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Milk Allergies and the Rise of Non-Cow Dairy

March 2021

Milk allergies continue to be a growing condition among consumers globally. This report analyses key drivers behind the following of dairy-free diets, the opportunities for more easily digestible options, such as sheep and goat milk, as well as how to position plant-based alternatives to win in this space. It also delves into future opportunities in lab-grown dairy, and products and services in the allergy prevention arena.

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Key Findings

Health and digestion represent the main reasons for following dairy-free diets

Food allergies are widespread, and continue to affect a significant number of consumers. Although there are many food types that can trigger allergies, eight major food groups represent the bulk of food allergies, among which milk is included. Allergies are a key reason for following dairy-free diets, with key motivators behind choosing them are health and digestion, as well as it being a medical recommendation.

“Easier to digest” dairy made of goat and sheep milk gains ground

Goat and sheep milks are said to trigger less allergies than cow’s milk, mainly because they contain much less, or no A1 beta-casein, which is one of the milk proteins associated with allergies; instead they mostly contain the more easily digestible A2 beta-casein. Both sheep and goat dairy represent a key pocket of growth in the dairy space, and Asia should remain in the spotlight for developments in these categories.

An “allergy-friendly” positioning in the plant-based alternatives category is a winner

On the plant-based dairy front, there are opportunities to highlight an “allergy-friendly” profile, particularly with ingredients such as gluten-free oats, peas or rice. Highlighting that the products do not contain highly allergenic ingredients such as tree nuts, peanuts or soy could support this positioning. There are also opportunities in the plant-based milk formula space, although they are still very nascent.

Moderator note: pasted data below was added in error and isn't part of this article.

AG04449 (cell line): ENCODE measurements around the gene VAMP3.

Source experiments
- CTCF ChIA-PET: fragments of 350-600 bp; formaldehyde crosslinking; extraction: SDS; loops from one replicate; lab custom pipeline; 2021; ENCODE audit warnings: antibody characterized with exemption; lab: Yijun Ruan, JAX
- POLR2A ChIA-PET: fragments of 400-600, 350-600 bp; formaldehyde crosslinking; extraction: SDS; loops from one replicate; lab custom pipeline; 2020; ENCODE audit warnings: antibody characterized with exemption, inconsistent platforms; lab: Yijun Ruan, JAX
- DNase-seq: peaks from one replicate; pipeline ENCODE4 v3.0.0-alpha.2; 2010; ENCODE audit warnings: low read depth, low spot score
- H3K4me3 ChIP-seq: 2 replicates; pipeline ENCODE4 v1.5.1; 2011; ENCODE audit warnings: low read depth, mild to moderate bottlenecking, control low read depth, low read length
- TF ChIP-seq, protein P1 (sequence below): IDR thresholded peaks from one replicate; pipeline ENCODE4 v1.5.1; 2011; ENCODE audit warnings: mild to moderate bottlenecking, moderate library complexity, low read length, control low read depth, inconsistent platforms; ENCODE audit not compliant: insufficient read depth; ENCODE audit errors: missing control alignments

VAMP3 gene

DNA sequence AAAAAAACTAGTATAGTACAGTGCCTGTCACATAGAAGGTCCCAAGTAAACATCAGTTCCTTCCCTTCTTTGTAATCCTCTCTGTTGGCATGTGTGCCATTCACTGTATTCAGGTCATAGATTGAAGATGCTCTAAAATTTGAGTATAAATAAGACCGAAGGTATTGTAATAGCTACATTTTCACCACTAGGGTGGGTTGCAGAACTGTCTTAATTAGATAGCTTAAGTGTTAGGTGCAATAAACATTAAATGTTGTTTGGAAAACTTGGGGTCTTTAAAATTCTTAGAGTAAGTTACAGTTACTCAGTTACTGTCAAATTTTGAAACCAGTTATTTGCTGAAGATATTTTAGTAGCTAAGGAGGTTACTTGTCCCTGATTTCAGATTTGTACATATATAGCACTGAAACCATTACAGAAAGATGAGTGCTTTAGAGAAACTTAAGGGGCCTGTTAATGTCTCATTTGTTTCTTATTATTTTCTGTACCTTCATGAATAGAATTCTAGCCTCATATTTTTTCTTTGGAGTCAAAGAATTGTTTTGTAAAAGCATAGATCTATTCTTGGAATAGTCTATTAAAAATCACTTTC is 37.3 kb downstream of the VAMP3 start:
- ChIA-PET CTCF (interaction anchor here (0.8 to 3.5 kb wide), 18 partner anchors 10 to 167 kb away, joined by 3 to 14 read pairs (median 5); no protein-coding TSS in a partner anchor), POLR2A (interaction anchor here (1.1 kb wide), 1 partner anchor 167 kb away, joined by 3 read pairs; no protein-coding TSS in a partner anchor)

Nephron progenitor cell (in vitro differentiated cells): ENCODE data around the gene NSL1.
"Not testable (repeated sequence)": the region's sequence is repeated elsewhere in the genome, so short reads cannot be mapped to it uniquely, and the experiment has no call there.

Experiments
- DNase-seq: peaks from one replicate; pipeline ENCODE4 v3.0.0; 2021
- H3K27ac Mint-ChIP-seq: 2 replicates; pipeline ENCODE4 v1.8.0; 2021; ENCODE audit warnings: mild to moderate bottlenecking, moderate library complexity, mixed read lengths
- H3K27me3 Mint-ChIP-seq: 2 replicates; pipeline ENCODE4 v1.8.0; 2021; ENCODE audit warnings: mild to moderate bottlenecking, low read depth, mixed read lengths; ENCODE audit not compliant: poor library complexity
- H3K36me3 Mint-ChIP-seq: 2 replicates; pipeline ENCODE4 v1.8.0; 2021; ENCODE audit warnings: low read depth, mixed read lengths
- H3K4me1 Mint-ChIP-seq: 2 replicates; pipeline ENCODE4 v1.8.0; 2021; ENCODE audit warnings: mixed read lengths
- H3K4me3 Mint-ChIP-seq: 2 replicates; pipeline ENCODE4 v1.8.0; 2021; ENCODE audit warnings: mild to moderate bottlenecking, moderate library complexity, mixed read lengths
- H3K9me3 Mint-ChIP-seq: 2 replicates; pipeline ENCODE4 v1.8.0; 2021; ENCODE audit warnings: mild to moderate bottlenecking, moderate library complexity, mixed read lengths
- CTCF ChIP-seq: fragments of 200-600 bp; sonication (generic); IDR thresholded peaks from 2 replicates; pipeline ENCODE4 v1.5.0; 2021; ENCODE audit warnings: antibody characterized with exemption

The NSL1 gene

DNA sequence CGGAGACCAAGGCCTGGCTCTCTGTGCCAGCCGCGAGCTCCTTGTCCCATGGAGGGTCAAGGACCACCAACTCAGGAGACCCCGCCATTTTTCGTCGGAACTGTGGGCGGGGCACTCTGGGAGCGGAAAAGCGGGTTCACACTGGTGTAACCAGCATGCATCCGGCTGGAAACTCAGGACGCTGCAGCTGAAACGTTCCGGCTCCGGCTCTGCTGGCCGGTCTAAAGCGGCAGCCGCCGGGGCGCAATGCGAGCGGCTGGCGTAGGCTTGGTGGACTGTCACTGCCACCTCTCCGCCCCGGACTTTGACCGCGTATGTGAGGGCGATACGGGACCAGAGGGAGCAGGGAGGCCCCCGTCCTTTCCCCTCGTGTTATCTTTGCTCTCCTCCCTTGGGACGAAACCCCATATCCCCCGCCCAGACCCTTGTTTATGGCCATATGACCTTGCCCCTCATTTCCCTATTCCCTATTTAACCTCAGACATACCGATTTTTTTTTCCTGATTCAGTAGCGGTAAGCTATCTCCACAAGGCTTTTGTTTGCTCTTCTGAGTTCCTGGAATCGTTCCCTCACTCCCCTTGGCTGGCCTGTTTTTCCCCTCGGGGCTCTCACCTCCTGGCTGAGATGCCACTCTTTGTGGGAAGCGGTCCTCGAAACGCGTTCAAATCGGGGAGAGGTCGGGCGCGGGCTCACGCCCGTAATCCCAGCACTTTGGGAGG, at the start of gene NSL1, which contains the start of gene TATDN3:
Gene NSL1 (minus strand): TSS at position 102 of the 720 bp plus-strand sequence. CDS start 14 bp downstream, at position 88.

Lab-grown dairy on the horizon, and allergy prevention a key area of development

Moving forward, there are opportunities ahead when lab-grown dairy gets to the mass-production stage. It is lactose-free, so it can target lactose-intolerant consumers and others looking to avoid this food component. It remains to be seen what options are feasible to target allergies to milk proteins, as this is currently not possible. Another key area for future focus is products and services around allergy prevention, mainly concerning the early introduction of food allergens to babies.


Key findings

Spotlight on Milk Allergies

Around one quarter of the population suffer from allergies
Consumers who follow a strict dairy-free diet remain a small minority
Digestion and health: key demand drivers for dairy-free diets
Understanding market nuances is key for a successful positioning

Rise of Non-Cow Alternatives

A2 milk and non-cow’s milk to target consumers with milk allergies
France and Spain: bright future ahead in goat milk
Bubs Australia: a success story in goat milk formula
Tailspring: goat milk diversifies into pet food
Sheep-based dairy can follow in the footsteps of goat dairy
Spotlight on plant-based alternatives with non-allergenic ingredients
“No soy” and “no milk” key allergy-friendly claims in plant-based dairy
Lactose and gluten-free claims: key part of Ripple’s positioning in the US
Plant-based baby milk with allergy-friendly ingredients top of the agenda

Future Outlook

Lab-grown dairy: lactose-free but not allergy-friendly
New paths to allergy prevention
Key takeaways


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